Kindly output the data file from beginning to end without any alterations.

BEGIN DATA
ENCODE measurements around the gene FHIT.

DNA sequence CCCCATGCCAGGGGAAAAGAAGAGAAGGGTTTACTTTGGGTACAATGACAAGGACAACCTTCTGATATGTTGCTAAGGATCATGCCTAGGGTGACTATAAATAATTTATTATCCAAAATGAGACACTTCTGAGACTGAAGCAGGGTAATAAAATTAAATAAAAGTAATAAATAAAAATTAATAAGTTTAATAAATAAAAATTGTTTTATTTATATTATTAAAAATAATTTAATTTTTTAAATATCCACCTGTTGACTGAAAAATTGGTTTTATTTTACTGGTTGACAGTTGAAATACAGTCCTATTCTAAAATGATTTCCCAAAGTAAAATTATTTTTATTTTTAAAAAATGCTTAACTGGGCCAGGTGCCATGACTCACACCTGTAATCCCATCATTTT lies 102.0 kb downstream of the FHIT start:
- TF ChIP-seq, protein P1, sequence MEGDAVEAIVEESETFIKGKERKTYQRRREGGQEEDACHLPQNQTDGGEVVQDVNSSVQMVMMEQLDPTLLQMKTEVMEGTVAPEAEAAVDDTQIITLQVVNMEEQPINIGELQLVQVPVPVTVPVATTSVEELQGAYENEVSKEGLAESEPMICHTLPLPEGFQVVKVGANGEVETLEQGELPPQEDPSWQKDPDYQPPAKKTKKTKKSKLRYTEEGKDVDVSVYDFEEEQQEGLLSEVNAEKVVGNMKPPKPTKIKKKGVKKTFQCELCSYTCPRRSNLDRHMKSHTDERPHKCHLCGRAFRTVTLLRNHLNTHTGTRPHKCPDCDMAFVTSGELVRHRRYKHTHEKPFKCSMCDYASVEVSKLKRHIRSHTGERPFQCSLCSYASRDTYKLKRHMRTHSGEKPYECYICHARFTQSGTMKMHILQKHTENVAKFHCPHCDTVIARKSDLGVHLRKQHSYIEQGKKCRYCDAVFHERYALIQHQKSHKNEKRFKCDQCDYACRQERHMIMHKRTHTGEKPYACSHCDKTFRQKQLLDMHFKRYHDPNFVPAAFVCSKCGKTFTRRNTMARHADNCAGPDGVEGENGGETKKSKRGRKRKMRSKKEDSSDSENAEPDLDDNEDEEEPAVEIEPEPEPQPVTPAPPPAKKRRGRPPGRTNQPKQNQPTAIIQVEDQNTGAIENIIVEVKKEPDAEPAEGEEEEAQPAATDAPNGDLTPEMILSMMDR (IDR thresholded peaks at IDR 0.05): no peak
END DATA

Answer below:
ENCODE measurements around the gene FHIT.

DNA sequence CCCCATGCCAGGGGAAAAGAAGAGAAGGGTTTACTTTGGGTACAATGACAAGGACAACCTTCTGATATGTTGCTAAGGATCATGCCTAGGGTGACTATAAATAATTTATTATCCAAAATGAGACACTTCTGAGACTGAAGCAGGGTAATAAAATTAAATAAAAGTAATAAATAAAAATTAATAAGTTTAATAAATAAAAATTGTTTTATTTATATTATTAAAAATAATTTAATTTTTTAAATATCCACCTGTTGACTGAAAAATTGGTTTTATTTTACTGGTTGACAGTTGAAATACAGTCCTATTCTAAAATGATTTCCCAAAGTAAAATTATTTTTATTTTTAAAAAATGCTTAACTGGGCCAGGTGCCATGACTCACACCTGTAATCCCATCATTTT lies 102.0 kb downstream of the FHIT start:
- TF ChIP-seq, protein P1, sequence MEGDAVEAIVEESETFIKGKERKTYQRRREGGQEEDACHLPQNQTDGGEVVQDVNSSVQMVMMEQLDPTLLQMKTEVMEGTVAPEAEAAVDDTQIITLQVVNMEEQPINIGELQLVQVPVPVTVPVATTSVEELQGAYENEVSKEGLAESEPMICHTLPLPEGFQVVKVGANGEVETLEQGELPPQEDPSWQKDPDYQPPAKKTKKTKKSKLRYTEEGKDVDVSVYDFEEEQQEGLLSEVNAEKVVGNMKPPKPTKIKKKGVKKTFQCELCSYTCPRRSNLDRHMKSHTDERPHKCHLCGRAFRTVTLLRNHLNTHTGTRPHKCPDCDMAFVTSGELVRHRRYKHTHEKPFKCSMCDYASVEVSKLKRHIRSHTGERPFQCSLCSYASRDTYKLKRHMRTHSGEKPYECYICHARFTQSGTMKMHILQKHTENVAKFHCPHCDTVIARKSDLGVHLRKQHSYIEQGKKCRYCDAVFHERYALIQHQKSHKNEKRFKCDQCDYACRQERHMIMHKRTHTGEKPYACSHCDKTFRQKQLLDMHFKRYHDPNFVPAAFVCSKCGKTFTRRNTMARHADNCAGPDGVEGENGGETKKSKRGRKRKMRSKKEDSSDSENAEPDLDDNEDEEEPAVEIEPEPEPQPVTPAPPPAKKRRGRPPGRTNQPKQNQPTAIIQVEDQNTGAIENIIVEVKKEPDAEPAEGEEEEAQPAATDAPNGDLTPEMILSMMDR (IDR thresholded peaks at IDR 0.05): no peak